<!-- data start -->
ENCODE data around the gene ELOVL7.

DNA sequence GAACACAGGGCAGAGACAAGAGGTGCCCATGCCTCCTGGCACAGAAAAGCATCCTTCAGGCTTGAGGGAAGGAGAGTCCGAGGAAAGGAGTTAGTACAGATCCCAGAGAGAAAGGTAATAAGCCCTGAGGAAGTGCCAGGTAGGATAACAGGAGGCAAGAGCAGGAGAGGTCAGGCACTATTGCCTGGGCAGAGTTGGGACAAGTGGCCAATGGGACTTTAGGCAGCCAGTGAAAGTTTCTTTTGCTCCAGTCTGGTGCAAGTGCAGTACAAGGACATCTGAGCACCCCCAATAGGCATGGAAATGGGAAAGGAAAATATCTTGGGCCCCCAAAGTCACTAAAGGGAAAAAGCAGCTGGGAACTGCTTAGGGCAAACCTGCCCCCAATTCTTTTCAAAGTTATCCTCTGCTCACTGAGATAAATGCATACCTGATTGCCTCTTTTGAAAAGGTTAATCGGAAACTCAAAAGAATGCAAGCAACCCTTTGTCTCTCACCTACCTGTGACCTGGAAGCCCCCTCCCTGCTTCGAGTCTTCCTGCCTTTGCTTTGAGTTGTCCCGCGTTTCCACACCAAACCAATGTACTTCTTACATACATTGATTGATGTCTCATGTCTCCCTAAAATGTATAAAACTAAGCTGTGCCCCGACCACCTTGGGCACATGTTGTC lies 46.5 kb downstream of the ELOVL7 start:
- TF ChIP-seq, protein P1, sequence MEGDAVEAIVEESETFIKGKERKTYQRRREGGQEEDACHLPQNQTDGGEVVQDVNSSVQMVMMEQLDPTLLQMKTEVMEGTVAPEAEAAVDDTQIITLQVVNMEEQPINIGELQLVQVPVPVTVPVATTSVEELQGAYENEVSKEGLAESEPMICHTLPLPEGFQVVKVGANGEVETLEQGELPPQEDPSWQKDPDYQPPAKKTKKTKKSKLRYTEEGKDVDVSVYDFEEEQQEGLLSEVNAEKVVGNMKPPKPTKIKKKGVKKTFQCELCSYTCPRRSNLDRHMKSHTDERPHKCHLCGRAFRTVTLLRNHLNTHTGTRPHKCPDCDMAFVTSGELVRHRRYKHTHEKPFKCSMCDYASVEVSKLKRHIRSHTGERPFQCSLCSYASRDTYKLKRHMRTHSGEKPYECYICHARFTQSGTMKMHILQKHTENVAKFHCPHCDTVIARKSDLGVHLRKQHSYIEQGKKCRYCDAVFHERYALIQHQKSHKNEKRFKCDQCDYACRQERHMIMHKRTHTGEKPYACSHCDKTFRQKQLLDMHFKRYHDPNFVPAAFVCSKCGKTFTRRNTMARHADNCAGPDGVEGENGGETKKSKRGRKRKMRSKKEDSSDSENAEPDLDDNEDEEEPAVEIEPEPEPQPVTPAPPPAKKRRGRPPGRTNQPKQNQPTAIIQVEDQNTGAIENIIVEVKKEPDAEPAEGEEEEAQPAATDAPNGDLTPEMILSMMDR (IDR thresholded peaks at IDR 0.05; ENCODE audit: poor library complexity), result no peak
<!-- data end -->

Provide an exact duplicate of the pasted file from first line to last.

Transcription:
ENCODE data around the gene ELOVL7.

DNA sequence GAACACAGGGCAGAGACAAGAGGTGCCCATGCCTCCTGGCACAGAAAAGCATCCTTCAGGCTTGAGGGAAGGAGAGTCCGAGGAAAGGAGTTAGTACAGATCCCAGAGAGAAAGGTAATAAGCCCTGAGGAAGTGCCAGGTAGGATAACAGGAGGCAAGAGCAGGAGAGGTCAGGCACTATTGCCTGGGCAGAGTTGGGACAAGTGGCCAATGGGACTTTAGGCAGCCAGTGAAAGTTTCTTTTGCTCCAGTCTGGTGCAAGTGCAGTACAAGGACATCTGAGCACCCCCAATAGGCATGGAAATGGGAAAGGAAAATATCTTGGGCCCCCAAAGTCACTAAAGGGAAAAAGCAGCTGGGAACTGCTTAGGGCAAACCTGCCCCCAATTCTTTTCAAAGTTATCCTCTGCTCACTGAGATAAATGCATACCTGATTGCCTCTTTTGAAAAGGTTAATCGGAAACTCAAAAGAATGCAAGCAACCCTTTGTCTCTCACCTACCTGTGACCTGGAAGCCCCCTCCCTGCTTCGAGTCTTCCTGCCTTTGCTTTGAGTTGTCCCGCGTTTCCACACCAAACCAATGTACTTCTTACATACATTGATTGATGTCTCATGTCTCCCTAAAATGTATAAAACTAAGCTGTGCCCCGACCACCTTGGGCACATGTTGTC lies 46.5 kb downstream of the ELOVL7 start:
- TF ChIP-seq, protein P1, sequence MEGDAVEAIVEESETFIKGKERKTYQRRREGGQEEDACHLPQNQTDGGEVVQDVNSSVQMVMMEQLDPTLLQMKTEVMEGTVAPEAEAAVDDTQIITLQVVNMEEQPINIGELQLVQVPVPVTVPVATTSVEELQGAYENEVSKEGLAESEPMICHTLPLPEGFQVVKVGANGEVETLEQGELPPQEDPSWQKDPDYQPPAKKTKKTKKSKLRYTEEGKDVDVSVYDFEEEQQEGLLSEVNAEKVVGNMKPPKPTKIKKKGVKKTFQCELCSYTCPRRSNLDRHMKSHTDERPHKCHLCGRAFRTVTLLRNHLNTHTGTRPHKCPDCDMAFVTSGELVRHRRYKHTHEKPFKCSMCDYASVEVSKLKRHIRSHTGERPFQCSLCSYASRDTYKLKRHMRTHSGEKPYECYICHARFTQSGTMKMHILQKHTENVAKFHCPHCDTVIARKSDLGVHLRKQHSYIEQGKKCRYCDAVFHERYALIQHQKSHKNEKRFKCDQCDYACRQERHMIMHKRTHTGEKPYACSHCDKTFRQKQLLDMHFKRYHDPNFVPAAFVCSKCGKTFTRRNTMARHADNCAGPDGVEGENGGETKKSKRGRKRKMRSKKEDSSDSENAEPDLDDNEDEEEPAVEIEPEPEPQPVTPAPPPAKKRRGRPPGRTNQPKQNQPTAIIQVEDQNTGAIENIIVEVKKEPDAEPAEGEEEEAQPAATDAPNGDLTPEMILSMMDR (IDR thresholded peaks at IDR 0.05; ENCODE audit: poor library complexity), result no peak